Bosnia trips again on EU road as Balkan troubles mount
British UN draft resolution on Srebrenica massacre fuels anger among Bosnian Serbs
Serb prime minister Aleksandar Vucic: said a testing month lay ahead for his country and the region. Photograph: Gent Shkullaku/AFP/Getty Images
A plan to “reboot” Bosnia’s faltering European Union integration has stumbled at the first hurdle, as the country’s Serb-run region blocked a key reform programme amid rising tension ahead of the 20th anniversary of the Srebrenica massacre.
The political setback came as Bosnian Serbs denounced a British draft UN resolution to mark the 1995 slaughter of some 8,000 Bosnian Muslims, and Switzerland arrested a wartime commander of Bosnian Muslim forces at Serbia’s request.
Squabbling between Bosnia’s Serb, Croat and Muslim – or Bosniak – politicians, and the complexity of its post-war administrative system paralysed the country’s EU accession bid, prompting the bloc to launch a new strategy last December to rejig and reinvigorate the integration process.
After all Bosnia’s leaders made a written commitment to EU integration, Brussels this month put into force a landmark stabilisation and association agreement, which is a key step towards ultimate membership of the bloc. In response, the leaders of Bosnia’s Muslim-Croat Federation and Serb-run Republika Srpska were supposed to agree a fundamental reform agenda, and sign it with EU enlargement commissioner Johannes Hahn during his planned visit to Sarajevo on Thursday.
“The agenda does not exist for us. I am the president of Republika Srpska and I represent it, and I give no consent for this, whatever some people may think,” Milorad Dodik, scourge of many EU initiatives in Bosnia, said in rejecting the plan.
Hahn postponed his visit, and urged Bosnia’s leaders to make “swift and bold decisions and actions (to put) the interest, stability and prosperity of the country and its citizens beyond party interests.”
“I call on the government of Republika Srpska to take similar steps as a matter of utmost priority,” he said. “The EU is ready to support this reform agenda with substantial funds. However, these can obviously only be committed in case the reform agenda is properly adopted and implemented.”
Hahn warned that Bosnia “faces serious socio-economic challenges”, and the International Monetary Fund has said it will only resume lending to the cash-strapped state if it commits to deep reform. Local media claim Dodik dislikes provision made in the reform plans for possible future privatisation of lucrative energy assets that his allies control.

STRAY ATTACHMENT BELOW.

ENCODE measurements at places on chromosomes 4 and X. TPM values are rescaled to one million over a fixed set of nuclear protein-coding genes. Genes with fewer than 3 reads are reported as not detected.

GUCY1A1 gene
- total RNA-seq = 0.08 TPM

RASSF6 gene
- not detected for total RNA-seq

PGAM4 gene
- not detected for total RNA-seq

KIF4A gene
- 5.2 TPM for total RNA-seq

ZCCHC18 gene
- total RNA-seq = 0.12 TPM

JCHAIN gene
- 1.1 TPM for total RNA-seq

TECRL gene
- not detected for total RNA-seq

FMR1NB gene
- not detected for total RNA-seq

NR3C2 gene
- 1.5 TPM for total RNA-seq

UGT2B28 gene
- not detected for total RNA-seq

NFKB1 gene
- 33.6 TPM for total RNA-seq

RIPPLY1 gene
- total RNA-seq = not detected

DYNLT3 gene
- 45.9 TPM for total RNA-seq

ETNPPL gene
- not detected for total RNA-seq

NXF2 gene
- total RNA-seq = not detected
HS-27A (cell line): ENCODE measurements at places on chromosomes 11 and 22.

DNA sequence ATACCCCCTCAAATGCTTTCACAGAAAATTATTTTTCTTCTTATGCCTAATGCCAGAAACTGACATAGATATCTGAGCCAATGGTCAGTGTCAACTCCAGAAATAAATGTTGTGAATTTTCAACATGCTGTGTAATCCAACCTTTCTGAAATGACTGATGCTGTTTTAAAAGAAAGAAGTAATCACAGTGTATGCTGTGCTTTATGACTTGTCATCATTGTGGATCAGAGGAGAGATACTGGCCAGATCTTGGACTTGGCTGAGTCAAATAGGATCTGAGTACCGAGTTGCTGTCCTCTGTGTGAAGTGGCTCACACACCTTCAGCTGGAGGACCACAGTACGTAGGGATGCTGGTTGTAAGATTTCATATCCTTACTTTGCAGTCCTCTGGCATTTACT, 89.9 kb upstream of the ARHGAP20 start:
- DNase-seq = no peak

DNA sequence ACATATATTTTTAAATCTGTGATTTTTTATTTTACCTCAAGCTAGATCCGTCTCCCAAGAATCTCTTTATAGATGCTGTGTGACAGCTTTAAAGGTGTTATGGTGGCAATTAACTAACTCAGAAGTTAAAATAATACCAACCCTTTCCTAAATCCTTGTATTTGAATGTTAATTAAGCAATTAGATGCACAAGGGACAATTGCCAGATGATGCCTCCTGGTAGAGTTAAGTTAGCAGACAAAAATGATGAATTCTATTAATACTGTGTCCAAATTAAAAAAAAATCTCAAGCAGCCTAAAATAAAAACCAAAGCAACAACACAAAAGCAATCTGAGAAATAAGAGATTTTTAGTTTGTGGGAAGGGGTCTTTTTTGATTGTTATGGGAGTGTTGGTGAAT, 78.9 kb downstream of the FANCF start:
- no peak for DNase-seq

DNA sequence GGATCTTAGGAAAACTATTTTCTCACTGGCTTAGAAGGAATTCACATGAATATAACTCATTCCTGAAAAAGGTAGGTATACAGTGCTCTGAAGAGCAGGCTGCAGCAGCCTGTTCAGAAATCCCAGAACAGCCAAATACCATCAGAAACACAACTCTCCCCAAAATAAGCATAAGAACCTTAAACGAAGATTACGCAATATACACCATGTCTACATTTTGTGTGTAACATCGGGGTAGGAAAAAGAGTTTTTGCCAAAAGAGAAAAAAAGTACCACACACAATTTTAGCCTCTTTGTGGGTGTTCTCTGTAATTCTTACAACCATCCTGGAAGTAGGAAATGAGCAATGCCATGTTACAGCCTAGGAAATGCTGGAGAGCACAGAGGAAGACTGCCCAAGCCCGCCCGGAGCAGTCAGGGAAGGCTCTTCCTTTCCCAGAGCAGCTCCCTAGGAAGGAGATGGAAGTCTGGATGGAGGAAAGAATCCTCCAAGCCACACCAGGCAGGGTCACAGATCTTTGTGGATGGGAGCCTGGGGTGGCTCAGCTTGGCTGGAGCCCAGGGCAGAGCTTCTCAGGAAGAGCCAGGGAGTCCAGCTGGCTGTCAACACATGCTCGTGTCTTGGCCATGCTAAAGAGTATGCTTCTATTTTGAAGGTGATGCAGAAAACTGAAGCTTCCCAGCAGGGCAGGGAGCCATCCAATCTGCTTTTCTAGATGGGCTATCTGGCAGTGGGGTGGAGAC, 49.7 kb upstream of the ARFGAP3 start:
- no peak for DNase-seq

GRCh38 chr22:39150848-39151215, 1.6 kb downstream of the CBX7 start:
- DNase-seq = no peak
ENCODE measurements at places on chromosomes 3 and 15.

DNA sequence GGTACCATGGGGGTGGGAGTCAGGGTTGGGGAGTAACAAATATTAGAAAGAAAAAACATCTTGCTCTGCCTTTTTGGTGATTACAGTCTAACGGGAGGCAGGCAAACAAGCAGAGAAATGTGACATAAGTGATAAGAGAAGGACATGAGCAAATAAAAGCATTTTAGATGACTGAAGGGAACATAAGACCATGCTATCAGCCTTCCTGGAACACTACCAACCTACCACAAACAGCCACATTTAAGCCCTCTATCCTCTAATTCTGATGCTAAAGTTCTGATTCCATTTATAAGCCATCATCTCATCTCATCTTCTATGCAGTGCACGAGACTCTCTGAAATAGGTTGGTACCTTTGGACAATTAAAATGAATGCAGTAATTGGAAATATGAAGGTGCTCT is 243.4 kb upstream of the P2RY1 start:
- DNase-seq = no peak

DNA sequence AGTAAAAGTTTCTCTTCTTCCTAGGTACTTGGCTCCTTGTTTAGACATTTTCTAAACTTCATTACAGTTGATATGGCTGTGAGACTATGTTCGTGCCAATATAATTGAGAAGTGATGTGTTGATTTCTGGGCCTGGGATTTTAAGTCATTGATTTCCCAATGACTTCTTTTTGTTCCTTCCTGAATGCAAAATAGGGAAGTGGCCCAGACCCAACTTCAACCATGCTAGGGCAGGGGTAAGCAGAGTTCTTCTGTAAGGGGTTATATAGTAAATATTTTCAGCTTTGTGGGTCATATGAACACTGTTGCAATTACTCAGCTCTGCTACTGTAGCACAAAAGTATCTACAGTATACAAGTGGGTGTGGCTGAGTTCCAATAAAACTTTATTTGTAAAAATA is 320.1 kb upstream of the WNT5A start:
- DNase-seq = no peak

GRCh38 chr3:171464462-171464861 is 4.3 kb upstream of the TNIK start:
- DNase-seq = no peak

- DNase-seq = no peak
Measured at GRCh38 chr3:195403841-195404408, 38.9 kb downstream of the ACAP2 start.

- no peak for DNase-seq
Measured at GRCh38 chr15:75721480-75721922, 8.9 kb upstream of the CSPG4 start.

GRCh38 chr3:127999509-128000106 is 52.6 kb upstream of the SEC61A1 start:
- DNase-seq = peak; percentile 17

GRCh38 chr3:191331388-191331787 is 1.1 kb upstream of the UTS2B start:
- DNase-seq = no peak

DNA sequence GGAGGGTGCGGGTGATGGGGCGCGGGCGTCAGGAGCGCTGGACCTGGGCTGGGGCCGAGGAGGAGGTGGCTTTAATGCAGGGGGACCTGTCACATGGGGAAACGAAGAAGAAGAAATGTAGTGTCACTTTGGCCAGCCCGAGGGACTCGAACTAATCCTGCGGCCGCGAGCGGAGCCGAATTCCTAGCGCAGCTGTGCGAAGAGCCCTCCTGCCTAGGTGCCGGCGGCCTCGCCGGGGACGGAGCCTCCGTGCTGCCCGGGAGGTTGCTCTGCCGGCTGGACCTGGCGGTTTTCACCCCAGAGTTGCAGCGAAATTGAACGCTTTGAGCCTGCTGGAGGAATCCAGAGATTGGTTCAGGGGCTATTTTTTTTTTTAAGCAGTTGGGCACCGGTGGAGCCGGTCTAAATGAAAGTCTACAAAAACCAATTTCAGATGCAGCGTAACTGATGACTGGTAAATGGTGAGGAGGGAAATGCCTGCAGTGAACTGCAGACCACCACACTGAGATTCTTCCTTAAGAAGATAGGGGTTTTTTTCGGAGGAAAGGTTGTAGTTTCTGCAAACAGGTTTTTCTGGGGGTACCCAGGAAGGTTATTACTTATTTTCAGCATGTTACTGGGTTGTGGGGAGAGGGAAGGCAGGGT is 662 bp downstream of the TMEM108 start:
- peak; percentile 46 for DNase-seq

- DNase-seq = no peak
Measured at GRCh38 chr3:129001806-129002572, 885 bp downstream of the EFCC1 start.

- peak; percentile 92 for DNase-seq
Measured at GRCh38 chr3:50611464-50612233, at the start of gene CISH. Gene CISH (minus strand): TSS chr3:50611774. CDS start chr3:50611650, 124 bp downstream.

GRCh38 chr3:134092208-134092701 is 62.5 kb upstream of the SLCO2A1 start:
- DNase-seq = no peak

This week’s events suggest Dodik will continue to be the West’s bugbear in Bosnia, having repeatedly rejected attempts to strengthen the state’s unity and threatened to call an independence referendum in Republika Srpska.
Dodik this week also denounced a British draft resolution at the UN security council that London’s ambassador to Bosnia, Edward Ferguson, said would “commemorate the victims of the genocide at Srebrenica, and those who suffered on all sides in the war, and . . . encourage further steps towards reconciliation.”
International and Bosnian courts have recognised the massacre of Muslims by Ratko Mladic’s Bosnian Serb forces as genocide, but leaders of Serbia and Republika Srpska – while admitting that terrible crimes were committed – insist it was not genocide.
“This attitude towards Bosnia is typical of the British,” Dodik said of a resolution that he believed “does not mark a step towards ethnic reconciliation but may rather further destabilise relations in the country”.
“Two months ago, I asked the British ambassador in Sarajevo what kind of text was being prepared, and he feigned ignorance,” Dodik added. “This means that they treat us [Serbs] as an unimportant and unnecessary nation in Bosnia.”
Serbia’s foreign minister Ivica Dacic asked Britain urgently to provide information about the draft resolution. “Paying tribute to the victims of any crime, including the crime in Srebrenica, is not an issue,” Dacic said. “We expect the world to treat the crimes committed against Serbs in the same way.”
In what many Bosniaks saw as a cynical attempt by Belgrade to highlight Serbs’ wartime suffering before the Srebrenica anniversary, Swiss authorities this week detained former Bosniak commander Naser Oric on Serbia’s request.
The Serb warrant, issued in February, accuses Oric and his forces of committing atrocities in the Srebrenica region during Bosnia’s 1992-95 war; the UN court at The Hague acquitted him on appeal of similar charges in 2008. Oric was arrested on his way to a Srebrenica memorial event in Geneva.
“What is happening, one month before the 20th anniversary of the Srebrenica genocide, is shameful . . . The arrest is purely political,” said Munira Subasic, president of the Mothers of Srebrenica group that represents victims’ relatives. “By demanding his arrest now, at a time when we, the mothers, are at our most fragile, Belgrade wants to divert attention from the anniversary of the genocide.”
Bosnia’s prime minister, Denis Zvizdic, who is Bosniak, said: “I strongly condemn such an act [which] poses a threat to efforts to stabilise relations between Bosnia and Serbia.”
With Bosnia increasingly on edge, Macedonia mired in a political crisis, talks between Serbia and Kosovo at an impasse and Croatia preparing to mark its Victory Day celebration of the defeat of Serb separatists in 1995, Serb prime minister Aleksandar Vucic said a testing month lay ahead for his country and the region.
“Things in the western Balkans are getting very complicated: there are big internal problems in Kosovo; the same in Macedonia; in Bosnia there is growing friction and Croatia wants to celebrate August 5th, when we will be crying,” he said.
“A very difficult period is ahead of us, which you can tell by looking at my face,” Vucic quipped darkly. “I’ve never been particularly pretty, but now I really look terrible.”